Many people in line had computers out, others were reading, knitting, listening to music, or with a group of friends chatting. Rogers herself actually made her way around the line once, saying hi to all the fans waiting in line. According to her Instagram story, she also helped sell tickets at the box office for a bit when it first opened.
Steph Jones, a fan who became acquainted with the two people behind her in line, Christine West and Courtney Davis, said, “I think it’s cool to be able to buy tickets in person. It changes the experience of the concert and you get the energy three, four months in advance of the actual show, and it’s cool to be in a line of people who like Maggie Rogers and become new friends.”
“I think it’s cheesy, but it’s authentic, we’re here, we’re getting tickets in person. We’re gonna be at the concert with the same people we’re standing in line with and that’s just cool,” said Aziz Alkattan, who came with two of his friends.
While a number of people told me it was their first time ever getting concert tickets in person, there were a few people who said that this was something they used to do all the time.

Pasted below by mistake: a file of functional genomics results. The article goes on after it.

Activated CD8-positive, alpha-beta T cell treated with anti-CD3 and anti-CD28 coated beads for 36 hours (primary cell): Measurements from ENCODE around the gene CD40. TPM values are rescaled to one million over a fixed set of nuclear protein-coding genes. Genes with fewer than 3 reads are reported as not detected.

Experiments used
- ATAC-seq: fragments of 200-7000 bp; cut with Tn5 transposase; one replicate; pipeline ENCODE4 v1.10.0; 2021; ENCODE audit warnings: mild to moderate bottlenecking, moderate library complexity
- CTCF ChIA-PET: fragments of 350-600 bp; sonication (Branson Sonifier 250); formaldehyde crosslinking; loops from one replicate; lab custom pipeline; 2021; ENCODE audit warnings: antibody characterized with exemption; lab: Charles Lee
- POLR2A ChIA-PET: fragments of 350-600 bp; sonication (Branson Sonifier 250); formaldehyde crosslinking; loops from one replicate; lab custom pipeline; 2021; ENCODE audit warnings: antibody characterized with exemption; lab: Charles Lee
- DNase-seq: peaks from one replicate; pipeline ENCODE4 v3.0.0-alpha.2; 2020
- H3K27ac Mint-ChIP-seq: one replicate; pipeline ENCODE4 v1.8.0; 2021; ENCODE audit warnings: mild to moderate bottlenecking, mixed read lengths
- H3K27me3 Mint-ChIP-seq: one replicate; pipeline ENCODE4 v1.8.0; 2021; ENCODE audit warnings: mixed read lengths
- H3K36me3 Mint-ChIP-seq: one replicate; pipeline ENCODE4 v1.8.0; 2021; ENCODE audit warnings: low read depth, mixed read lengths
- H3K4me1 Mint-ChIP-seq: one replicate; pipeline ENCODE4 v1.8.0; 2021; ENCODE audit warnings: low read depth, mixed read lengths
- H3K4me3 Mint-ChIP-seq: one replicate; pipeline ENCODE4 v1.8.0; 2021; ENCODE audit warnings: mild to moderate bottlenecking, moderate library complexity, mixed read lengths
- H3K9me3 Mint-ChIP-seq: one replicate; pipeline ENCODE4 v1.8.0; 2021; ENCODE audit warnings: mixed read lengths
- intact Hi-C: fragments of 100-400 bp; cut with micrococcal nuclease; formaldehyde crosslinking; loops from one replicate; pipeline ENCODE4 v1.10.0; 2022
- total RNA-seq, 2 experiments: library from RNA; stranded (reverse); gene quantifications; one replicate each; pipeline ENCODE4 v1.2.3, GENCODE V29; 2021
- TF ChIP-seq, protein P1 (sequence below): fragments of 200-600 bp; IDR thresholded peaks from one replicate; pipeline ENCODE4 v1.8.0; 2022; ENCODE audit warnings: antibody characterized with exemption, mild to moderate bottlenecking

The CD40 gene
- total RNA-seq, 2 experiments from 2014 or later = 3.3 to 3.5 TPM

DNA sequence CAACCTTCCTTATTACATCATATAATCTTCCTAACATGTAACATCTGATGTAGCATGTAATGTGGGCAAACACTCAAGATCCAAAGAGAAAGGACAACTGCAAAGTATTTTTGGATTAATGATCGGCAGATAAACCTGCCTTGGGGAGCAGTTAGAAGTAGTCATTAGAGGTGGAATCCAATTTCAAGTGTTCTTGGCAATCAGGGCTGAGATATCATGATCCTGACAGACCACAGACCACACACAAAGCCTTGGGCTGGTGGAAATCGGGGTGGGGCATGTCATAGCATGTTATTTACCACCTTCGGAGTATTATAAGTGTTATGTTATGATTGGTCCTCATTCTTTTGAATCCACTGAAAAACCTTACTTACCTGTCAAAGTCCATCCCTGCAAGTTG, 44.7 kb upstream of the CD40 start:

Tom and Joan Mulry were in line for their daughter, who works in Dubai but plans to come back home to New York for the concert. “We’re probably the oldest people on line here, but it seems amazing, the turnout,” Joan Mulry said.
“Back in the day, I’m 70, you had to go to the venue and stand on line or you had to go to a Sam Goodies or a record store and they would sell tickets there, so there was no way to buy it online back in the day. You either had to go to the venue or mail order,” Tom Mulry said, saying it’s fun to see that model come back.
“Way back in the 90s I was getting up early, going back to my local Ticketmaster outlet, they were handing out bracelets and I would wait in line and do it old school,” Adam Buchsbaum said. “It’s definitely a lot more convenient on the Internet, but I understand the whole message behind trying to eliminate all the fees because it is kind of ridiculous.”